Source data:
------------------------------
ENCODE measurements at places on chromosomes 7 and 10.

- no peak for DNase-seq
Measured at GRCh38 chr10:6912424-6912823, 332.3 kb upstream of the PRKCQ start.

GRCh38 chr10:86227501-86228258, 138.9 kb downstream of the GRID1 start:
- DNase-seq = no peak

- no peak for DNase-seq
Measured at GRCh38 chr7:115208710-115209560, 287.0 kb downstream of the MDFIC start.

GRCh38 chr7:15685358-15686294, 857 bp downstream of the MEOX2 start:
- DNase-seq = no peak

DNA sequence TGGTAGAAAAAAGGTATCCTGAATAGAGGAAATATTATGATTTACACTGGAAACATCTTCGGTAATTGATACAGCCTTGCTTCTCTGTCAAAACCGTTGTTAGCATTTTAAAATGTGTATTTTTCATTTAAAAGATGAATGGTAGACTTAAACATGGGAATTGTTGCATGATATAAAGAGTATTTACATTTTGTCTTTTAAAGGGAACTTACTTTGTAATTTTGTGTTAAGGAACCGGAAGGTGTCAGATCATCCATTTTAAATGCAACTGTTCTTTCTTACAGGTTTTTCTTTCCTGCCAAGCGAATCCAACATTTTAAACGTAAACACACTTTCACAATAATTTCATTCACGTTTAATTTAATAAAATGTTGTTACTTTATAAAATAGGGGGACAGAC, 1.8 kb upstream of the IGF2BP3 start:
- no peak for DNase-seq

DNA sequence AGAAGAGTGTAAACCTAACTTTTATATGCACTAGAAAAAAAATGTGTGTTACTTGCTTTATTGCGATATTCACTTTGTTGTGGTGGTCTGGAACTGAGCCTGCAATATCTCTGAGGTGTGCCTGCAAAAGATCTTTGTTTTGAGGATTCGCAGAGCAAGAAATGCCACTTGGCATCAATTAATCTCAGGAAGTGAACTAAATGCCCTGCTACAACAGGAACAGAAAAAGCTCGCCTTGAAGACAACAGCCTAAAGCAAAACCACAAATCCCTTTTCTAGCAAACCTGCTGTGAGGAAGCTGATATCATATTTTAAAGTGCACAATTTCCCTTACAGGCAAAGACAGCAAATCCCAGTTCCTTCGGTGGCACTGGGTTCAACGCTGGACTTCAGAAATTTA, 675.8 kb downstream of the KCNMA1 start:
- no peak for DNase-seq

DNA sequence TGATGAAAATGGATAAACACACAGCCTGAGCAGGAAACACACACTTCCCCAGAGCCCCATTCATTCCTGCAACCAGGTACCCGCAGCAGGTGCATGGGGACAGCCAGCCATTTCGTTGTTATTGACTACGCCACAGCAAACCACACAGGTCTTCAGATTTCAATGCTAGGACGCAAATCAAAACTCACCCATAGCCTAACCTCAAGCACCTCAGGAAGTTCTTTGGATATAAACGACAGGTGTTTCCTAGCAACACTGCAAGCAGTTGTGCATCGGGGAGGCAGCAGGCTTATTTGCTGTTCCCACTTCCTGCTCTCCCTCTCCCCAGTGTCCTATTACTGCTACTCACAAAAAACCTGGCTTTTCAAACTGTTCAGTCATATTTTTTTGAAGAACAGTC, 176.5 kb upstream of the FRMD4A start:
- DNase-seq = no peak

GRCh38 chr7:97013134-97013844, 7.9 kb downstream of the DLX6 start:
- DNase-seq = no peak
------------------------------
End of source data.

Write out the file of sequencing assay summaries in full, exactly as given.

ENCODE measurements at places on chromosomes 7 and 10.

- no peak for DNase-seq
Measured at GRCh38 chr10:6912424-6912823, 332.3 kb upstream of the PRKCQ start.

GRCh38 chr10:86227501-86228258, 138.9 kb downstream of the GRID1 start:
- DNase-seq = no peak

- no peak for DNase-seq
Measured at GRCh38 chr7:115208710-115209560, 287.0 kb downstream of the MDFIC start.

GRCh38 chr7:15685358-15686294, 857 bp downstream of the MEOX2 start:
- DNase-seq = no peak

DNA sequence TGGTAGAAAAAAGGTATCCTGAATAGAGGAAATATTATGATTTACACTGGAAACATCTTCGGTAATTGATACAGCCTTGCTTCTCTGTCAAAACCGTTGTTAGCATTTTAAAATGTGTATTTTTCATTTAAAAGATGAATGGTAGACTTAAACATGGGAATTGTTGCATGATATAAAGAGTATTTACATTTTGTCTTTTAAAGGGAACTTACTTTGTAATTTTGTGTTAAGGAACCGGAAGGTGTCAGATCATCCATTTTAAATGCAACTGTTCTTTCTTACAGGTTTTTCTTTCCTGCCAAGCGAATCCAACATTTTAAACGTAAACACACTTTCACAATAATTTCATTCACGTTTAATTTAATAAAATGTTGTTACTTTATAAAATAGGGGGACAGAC, 1.8 kb upstream of the IGF2BP3 start:
- no peak for DNase-seq

DNA sequence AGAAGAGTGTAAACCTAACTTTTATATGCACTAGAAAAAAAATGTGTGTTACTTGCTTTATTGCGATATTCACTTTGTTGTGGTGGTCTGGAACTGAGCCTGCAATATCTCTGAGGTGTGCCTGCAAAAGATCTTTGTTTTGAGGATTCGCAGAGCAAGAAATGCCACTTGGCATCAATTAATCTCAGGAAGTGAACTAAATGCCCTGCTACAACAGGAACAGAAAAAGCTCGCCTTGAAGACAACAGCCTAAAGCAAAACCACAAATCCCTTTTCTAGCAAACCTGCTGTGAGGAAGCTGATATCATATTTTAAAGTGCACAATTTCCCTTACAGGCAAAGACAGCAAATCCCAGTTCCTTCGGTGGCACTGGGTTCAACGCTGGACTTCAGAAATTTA, 675.8 kb downstream of the KCNMA1 start:
- no peak for DNase-seq

DNA sequence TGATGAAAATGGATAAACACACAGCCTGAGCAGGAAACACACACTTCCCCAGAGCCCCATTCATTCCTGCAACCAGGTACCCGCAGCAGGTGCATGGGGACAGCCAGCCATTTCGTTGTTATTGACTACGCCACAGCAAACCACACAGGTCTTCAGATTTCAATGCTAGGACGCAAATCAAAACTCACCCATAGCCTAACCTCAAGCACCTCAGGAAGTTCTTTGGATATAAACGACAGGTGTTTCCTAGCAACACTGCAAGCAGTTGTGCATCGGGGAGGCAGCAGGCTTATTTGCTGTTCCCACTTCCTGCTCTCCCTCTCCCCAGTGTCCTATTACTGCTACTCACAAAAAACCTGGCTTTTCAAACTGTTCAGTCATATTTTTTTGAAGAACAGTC, 176.5 kb upstream of the FRMD4A start:
- DNase-seq = no peak

GRCh38 chr7:97013134-97013844, 7.9 kb downstream of the DLX6 start:
- DNase-seq = no peak